President Jacob Zuma’s supporters will try to quash attempts to discuss his fate at the meeting of the ANC’s national executive committee that starts tonight.
Although those opposing his leadership have become more emboldened, given the scandals engulfing his presidency, his supporters have again regrouped to stop discussion of his removal from office.
ANC Mpumalanga secretary Mandla Ndlovu, whose province has backed Zuma, said the issue of Zuma remaining president had long been resolved – but his province was ready for any eventuality.
“There was an extended [meeting of the ANC’s] national working committee that dealt with that matter. I reported back to the branches about this matter and the branches accepted [the decision of the committee]. We will deal with anything that comes up but branches here [in Mpumalanga] won’t tolerate any shenanigans,” said Ndlovu.
Mpumalanga’s sentiments were echoed by North West ANC secretary Dakota Legoete, who said attempts to debate Zuma’s future would not be allowed.
That matter was discussed last November and there was an agreement on it. There is a decision of the national executive committee that the president should remain in his position. So we don’t foresee any problems.
“That matter was discussed last November and there was an agreement on it. There is a decision of the national executive committee that the president should remain in his position. So we don’t foresee any problems.”
If there is an insistence that Zuma’s future be put up for discussion – especially in light of his late-night cabinet reshuffle in March, which was denounced by ANC deputy president Cyril Ramaphosa, secretary-general Gwede Mantashe and treasurer Zweli Mkhize – it will probably come from the party in the Western Cape.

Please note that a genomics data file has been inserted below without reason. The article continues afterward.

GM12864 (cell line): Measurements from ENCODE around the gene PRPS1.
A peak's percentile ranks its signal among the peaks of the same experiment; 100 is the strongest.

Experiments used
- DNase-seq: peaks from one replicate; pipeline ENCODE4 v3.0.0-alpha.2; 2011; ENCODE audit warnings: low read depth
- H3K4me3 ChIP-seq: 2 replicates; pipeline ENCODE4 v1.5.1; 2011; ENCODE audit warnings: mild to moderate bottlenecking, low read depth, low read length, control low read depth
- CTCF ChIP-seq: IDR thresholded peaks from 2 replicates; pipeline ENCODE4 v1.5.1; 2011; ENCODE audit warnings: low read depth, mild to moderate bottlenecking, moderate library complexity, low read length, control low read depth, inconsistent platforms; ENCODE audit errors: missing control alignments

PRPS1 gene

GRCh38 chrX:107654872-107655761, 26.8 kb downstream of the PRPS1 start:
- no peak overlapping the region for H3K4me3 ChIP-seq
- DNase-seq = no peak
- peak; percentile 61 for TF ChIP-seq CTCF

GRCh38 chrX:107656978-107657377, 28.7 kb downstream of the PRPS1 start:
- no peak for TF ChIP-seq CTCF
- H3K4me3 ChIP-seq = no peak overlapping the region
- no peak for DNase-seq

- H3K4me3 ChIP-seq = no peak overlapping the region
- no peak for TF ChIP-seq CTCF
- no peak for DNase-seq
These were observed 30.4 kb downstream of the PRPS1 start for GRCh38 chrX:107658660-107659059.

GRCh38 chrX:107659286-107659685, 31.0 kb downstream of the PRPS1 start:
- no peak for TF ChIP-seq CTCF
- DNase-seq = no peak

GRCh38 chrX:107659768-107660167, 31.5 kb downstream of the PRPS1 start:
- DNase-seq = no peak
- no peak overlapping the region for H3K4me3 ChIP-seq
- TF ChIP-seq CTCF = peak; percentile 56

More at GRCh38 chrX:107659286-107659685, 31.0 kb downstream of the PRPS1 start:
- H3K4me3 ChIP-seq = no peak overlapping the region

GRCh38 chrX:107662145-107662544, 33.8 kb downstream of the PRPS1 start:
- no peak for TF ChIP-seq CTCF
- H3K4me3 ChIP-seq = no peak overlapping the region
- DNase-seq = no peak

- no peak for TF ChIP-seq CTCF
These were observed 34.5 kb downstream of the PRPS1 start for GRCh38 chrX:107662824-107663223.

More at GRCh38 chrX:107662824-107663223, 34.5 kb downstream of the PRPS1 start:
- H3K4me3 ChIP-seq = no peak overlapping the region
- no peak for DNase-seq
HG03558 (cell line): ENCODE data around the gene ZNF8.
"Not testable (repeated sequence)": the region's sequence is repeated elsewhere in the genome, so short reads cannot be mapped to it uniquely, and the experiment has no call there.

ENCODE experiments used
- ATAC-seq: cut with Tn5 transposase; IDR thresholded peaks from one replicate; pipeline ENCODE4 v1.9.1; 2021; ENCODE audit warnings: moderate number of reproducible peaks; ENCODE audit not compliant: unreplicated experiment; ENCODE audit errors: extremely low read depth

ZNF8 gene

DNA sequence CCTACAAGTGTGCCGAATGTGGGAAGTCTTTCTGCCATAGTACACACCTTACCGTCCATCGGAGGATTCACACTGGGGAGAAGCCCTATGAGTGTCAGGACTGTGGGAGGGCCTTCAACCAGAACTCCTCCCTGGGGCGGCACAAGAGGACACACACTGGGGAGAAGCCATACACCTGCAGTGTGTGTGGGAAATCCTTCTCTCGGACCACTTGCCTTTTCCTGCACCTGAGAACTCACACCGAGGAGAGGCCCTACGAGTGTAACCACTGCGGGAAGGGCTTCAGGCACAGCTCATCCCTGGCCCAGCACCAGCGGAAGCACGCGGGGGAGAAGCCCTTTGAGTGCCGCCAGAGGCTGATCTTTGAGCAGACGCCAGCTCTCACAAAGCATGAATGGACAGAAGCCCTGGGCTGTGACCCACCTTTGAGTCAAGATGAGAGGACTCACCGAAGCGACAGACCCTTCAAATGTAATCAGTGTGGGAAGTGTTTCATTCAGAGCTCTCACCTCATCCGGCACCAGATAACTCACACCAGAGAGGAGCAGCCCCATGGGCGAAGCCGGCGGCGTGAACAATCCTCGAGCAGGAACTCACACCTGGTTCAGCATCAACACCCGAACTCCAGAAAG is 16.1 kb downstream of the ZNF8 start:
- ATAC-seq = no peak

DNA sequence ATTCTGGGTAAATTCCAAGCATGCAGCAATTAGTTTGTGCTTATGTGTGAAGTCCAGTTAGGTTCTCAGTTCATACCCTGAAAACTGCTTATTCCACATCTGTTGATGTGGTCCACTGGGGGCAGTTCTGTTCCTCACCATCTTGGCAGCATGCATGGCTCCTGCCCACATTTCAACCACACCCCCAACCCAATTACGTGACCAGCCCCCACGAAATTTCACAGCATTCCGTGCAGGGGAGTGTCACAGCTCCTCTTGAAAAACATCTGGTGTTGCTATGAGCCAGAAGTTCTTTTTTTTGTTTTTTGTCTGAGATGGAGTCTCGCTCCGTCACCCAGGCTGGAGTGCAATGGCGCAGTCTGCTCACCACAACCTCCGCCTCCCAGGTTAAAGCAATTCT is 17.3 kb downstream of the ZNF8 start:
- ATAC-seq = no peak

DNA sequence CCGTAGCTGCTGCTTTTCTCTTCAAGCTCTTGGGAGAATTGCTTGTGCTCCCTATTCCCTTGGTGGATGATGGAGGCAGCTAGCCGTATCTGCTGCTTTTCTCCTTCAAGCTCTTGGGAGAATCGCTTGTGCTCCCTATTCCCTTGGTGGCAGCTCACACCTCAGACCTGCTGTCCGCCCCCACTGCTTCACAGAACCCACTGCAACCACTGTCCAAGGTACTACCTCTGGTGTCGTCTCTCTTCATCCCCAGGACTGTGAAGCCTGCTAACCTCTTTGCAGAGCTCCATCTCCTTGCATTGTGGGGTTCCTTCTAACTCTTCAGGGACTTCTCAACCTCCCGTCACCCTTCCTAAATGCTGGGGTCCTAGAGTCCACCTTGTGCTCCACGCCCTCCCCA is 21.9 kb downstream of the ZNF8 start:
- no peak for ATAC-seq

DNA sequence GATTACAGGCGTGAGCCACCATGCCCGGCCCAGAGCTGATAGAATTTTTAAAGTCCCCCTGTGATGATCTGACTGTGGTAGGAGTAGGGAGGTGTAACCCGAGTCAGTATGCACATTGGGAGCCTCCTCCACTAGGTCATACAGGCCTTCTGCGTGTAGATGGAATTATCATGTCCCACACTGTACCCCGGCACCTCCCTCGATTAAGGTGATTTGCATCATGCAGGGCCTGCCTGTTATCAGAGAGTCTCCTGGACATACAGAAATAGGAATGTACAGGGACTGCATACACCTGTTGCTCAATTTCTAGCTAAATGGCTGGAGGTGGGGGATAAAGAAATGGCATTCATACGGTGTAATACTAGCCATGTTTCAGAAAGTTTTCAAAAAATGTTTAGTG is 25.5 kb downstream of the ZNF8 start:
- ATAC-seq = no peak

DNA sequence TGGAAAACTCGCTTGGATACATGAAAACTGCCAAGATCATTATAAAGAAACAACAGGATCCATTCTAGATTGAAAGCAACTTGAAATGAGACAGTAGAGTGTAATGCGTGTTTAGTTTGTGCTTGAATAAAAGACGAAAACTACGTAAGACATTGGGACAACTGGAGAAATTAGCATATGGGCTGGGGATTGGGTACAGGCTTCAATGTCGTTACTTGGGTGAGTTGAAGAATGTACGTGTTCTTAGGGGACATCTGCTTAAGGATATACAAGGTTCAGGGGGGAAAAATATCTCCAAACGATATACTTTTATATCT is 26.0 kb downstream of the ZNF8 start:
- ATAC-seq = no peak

That province’s secretary, Faiez Jacobs, said yesterday: “It is not our style to comment before an NEC meeting but there are a lot of issues since we [the NEC] met that have happened in our country, some very important recent events, but we will put our position after the meeting.”
Those calling for Zuma’s head have used the consequences of the cabinet reshuffle, the growing public distrust of the ANC and the perceived growing impunity of the Gupta family as grounds for reopening the debate.
A known anti-Zuma leader, Zamani Saul, newly elected chairman of the ANC in Northern Cape, said discussion of Zuma’s future might be stopped because a conclusion had already been reached.
“It won’t be allowed to be brought up,” he said.
The meeting of the national executive committee has been convened to discuss campaigning for the party’s December elective conference. Some NEC members have accused Zuma of violating a decision that there should be no campaigning until after the policy conference next month. This month Zuma endorsed Nkosazana Dlamini-Zuma as his successor, in violation of the ANC position.
As a result those supporting Ramaphosa for the presidency are expected to argue that selective application of the rule should not be allowed and that campaigning for the leadership of the ANC should therefore be permitted now.
Although the NEC is expected to be divided on open campaigning, there is an expectation that Eskom CEO Brian Molefe’s return to lead the power utility will also result in division.
Luthuli House has labelled the situation “irrational and untenable” and Zuma has appointed an interministerial team, led by Justice Minister Michael Masutha, to deal with it.